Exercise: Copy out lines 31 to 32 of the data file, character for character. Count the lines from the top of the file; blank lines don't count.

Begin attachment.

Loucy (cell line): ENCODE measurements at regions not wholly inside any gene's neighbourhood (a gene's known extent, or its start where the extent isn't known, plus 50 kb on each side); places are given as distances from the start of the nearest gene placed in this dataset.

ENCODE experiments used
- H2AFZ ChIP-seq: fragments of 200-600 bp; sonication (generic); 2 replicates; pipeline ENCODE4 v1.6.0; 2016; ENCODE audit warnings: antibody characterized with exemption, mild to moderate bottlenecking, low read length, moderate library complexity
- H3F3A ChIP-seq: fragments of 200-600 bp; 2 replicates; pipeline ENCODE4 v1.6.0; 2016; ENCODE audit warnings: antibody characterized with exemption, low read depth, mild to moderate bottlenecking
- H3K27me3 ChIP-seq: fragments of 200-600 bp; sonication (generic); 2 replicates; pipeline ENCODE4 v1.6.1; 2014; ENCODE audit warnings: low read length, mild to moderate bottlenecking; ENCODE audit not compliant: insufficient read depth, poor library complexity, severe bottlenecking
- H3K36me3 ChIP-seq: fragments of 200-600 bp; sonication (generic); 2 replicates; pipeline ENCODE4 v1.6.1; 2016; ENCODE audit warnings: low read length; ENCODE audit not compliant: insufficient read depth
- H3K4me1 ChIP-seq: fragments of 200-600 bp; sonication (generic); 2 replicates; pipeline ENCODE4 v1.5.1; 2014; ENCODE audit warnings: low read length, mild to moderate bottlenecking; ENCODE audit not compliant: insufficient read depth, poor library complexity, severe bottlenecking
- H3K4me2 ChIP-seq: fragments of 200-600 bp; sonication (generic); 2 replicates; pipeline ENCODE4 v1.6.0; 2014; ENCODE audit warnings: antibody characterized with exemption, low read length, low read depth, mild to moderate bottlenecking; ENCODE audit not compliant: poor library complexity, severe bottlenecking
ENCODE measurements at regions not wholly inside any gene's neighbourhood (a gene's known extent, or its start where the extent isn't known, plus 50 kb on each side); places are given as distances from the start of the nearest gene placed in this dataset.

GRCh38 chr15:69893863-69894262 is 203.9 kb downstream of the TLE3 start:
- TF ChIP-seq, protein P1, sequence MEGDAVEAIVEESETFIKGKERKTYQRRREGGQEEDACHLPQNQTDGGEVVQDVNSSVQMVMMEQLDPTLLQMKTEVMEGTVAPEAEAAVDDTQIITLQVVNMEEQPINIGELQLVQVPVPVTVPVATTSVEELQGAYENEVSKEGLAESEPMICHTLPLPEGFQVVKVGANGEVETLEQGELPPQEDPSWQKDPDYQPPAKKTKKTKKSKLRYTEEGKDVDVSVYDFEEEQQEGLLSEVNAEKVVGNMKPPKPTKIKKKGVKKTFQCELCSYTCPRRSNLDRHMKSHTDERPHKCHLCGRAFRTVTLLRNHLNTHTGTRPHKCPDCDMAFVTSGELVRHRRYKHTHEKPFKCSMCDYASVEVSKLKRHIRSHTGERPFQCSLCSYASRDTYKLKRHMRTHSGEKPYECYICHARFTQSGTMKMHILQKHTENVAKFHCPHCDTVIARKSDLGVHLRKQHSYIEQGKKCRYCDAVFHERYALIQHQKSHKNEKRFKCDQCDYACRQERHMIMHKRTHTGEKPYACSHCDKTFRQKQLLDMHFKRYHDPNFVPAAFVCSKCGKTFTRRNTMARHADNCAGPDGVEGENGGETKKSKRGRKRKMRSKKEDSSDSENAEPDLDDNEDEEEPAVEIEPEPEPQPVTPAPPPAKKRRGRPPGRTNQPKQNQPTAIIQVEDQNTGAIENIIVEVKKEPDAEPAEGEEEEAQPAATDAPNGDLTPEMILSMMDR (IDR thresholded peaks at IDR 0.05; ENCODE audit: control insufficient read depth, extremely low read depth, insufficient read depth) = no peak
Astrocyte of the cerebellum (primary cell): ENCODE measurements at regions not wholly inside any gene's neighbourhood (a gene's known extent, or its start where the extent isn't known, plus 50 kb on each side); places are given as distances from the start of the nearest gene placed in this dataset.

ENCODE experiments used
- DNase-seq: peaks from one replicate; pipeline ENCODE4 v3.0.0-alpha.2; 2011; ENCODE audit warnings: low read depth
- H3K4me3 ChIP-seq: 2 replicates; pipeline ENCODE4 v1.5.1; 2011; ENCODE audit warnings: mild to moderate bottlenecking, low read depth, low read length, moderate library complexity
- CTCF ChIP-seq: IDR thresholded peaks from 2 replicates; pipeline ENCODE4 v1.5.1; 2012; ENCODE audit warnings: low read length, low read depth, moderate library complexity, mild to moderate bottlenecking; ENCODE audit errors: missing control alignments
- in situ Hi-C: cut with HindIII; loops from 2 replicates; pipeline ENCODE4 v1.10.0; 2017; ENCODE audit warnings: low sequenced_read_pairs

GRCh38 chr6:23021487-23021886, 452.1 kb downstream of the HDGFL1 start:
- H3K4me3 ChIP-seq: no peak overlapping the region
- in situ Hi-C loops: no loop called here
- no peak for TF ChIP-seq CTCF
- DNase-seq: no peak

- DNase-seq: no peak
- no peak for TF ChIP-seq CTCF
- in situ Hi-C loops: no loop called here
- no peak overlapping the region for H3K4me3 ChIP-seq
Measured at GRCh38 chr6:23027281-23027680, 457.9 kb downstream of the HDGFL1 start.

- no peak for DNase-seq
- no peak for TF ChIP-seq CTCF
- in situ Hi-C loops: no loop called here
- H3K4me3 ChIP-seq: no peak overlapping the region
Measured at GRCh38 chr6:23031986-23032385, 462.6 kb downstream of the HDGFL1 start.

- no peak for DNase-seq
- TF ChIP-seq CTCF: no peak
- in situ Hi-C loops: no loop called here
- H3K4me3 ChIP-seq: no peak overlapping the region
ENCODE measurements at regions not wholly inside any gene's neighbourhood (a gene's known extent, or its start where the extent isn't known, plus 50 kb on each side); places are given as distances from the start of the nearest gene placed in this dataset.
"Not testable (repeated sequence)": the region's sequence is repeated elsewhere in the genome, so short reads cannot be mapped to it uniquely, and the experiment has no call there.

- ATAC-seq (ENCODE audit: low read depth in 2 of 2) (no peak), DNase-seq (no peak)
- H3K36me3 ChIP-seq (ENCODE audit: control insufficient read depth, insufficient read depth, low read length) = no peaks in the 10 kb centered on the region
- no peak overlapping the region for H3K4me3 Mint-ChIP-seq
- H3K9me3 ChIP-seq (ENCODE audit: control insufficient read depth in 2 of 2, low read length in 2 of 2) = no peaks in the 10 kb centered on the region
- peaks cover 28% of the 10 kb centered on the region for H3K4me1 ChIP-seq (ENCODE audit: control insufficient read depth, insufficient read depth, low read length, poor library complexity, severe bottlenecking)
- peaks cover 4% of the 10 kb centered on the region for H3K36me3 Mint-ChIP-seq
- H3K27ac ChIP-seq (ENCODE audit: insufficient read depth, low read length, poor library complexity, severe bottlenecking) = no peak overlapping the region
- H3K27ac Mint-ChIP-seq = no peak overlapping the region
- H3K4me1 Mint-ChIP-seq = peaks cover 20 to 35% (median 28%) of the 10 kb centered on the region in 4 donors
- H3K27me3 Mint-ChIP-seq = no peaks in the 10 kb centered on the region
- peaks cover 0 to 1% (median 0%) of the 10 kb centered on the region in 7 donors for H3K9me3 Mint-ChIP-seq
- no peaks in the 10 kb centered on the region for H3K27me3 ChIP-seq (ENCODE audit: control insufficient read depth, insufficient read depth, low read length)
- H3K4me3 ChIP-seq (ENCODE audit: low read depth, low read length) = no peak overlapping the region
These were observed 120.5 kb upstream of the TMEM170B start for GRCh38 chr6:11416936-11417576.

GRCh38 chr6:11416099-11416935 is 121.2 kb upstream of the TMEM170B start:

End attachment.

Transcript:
- H3K4me3 ChIP-seq: no peak overlapping the region
Measured at GRCh38 chr6:23031986-23032385, 462.6 kb downstream of the HDGFL1 start.